Correlation Engine 2.0
Clear Search sequence regions


Sizes of these terms reflect their relevance to your search.

Alveoli are complex microenvironments composed of various cell types, including epithelial, fibroblast, endothelial, and immune cells, which work together to maintain a delicate balance in the lung environment, ensuring proper growth, development, and an effective response to lung injuries. However, prolonged inflammation or aging can disrupt normal interactions among these cells, leading to impaired repair processes and a substantial decline in lung function. Therefore, it is essential to understand the key mechanisms underlying the interactions among the major cell types within the alveolar microenvironment. We explored the key mechanisms underlying the interactions among the major cell types within the alveolar microenvironment. These interactions occur through the secretion of signaling factors and play crucial roles in the response to injury, repair mechanisms, and the development of fibrosis in the lungs. Specifically, we focused on the regulation of alveolar type 2 cells by fibroblasts, endothelial cells, and macrophages. In addition, we explored the diverse phenotypes of fibroblasts at different stages of life and in response to lung injury, highlighting their impact on matrix production and immune functions. Furthermore, we summarize the various phenotypes of macrophages in lung injury and fibrosis as well as their intricate interplay with other cell types. This interplay can either contribute to the restoration of immune homeostasis in the alveoli or impede the repair process. Through a comprehensive exploration of these cell interactions, we aim to reveal new insights into the molecular mechanisms that drive lung injury toward fibrosis and identify potential targets for therapeutic intervention.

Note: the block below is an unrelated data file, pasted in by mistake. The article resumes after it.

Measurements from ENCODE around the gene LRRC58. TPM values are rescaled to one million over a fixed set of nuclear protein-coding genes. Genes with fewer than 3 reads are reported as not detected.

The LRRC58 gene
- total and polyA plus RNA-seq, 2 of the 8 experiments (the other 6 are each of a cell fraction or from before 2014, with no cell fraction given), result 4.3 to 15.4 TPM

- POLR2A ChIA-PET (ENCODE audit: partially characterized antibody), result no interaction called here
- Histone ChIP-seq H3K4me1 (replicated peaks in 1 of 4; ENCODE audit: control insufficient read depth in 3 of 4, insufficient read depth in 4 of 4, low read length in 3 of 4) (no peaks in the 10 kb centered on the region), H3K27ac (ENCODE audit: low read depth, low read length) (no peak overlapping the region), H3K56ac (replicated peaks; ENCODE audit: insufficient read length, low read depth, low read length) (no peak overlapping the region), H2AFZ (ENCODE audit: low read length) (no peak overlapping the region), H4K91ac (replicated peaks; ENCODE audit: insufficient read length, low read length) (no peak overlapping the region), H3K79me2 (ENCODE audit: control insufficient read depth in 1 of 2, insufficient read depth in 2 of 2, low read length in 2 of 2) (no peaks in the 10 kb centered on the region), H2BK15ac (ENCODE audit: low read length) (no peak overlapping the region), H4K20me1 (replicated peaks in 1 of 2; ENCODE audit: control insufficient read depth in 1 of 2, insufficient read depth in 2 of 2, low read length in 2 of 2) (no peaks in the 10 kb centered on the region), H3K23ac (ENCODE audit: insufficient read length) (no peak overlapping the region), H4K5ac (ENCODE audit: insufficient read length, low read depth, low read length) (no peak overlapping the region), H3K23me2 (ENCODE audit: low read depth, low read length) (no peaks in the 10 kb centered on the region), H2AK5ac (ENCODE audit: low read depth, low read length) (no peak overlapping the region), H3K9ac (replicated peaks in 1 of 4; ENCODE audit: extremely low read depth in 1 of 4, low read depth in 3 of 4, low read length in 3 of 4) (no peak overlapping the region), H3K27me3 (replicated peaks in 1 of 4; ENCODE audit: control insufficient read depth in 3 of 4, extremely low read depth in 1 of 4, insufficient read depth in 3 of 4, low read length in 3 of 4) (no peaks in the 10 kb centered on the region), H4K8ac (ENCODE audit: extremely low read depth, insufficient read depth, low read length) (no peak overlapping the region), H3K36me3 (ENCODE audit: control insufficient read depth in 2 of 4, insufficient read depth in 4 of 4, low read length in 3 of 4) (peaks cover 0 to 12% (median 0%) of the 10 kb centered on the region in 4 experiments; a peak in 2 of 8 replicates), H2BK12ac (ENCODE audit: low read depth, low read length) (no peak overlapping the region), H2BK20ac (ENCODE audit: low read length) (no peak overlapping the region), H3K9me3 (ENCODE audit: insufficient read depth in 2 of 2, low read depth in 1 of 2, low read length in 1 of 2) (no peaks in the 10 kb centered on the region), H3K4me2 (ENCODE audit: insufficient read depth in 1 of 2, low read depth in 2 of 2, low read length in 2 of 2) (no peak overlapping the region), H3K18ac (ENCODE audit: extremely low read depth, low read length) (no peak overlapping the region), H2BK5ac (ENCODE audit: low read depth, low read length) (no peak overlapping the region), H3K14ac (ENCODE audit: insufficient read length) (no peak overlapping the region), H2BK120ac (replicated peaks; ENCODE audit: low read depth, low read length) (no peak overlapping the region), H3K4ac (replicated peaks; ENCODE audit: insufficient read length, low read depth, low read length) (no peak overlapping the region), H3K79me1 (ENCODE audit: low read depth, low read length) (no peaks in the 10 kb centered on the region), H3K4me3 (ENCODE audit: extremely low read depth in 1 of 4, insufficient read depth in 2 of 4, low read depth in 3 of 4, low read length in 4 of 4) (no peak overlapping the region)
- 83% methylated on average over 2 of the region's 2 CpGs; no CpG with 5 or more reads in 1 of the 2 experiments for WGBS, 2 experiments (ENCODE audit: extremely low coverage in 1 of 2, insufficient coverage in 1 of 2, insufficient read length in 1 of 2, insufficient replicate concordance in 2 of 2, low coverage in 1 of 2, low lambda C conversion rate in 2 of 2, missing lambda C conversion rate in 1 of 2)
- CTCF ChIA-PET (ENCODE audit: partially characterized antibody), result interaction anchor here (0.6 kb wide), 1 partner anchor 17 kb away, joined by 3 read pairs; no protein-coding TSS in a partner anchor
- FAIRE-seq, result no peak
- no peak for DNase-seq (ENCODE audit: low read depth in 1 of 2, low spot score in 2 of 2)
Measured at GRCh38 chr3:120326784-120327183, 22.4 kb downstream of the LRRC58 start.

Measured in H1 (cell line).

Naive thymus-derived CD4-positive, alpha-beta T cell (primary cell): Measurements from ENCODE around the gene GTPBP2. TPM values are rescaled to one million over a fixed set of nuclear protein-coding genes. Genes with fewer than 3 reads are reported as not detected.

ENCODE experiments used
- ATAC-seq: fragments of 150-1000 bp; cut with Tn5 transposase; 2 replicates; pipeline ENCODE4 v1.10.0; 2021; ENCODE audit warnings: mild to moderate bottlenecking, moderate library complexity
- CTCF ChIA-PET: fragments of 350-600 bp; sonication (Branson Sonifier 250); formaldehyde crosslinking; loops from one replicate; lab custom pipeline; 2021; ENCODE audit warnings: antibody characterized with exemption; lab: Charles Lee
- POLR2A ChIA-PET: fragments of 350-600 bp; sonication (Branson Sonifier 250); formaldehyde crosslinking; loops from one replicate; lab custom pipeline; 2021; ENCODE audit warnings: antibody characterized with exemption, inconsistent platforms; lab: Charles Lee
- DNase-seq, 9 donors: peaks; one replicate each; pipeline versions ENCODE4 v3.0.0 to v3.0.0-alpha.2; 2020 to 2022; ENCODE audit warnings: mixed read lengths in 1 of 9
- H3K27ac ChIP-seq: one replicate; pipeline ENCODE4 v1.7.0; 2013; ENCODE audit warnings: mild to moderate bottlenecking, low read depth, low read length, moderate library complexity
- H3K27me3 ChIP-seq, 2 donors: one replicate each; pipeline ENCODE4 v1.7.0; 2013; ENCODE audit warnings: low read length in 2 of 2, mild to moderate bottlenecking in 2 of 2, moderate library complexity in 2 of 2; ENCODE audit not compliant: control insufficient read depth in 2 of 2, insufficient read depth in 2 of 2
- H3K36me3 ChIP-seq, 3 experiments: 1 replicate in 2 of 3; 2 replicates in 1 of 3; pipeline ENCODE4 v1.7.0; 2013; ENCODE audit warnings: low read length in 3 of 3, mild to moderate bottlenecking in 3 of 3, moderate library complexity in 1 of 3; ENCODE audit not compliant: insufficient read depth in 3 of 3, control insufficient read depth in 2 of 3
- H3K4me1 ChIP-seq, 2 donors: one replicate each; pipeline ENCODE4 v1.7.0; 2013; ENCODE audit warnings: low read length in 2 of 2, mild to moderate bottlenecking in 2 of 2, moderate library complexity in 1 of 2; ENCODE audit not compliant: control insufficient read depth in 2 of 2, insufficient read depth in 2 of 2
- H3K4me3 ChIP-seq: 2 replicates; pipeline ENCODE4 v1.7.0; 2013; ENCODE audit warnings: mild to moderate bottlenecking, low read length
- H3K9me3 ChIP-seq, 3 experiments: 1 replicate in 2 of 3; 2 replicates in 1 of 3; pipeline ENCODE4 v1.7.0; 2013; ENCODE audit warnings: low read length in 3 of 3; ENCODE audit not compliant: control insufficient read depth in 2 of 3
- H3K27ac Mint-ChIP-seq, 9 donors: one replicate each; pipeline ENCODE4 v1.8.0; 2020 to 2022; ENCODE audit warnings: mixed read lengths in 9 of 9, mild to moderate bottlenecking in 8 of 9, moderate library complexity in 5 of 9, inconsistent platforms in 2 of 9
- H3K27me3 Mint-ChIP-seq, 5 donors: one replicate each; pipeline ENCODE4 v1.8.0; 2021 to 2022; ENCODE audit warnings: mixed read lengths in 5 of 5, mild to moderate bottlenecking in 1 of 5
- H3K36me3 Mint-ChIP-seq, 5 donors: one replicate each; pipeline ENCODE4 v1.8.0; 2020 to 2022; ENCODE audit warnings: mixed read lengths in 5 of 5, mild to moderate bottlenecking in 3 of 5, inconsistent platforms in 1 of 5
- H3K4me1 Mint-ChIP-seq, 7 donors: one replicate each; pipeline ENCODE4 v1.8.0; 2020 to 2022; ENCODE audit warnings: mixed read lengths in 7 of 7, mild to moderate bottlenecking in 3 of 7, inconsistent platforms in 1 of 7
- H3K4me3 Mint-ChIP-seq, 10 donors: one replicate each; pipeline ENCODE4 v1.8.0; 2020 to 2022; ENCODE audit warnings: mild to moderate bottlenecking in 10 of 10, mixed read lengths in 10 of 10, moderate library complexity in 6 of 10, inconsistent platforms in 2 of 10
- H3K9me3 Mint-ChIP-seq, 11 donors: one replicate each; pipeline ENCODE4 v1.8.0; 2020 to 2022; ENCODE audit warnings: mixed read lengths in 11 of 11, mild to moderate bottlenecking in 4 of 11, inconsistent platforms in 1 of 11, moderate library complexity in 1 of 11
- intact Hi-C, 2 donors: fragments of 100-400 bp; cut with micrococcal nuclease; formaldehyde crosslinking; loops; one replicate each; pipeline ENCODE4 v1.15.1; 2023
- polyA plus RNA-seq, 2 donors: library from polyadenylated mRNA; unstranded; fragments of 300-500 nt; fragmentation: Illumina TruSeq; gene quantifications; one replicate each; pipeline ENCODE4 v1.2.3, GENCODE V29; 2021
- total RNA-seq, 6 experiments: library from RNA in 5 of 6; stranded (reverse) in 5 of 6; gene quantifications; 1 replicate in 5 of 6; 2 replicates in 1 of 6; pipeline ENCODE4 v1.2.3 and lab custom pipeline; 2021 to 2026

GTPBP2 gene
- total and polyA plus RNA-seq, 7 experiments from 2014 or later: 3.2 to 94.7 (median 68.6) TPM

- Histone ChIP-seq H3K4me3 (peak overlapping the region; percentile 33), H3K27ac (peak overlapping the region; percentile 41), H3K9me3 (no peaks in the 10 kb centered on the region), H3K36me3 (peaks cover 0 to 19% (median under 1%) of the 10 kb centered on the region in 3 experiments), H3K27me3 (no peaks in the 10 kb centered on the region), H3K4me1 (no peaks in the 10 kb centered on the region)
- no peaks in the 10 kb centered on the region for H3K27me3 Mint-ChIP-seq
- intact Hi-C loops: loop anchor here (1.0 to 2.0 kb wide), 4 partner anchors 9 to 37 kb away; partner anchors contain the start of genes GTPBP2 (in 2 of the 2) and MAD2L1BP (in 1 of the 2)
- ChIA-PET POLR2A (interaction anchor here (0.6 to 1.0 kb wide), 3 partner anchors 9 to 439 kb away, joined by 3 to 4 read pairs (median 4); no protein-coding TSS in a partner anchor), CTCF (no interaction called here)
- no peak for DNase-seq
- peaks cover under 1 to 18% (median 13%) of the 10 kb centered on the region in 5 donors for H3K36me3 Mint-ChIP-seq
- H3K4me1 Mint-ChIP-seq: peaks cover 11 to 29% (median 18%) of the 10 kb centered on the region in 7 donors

Citation

Licheng Song, Kuan Li, Huaiyong Chen, Lixin Xie. Cell Cross-Talk in Alveolar Microenvironment: From Lung Injury to Fibrosis. American journal of respiratory cell and molecular biology. 2024 Jul;71(1):30-42

Expand section icon Mesh Tags


PMID: 38579159

View Full Text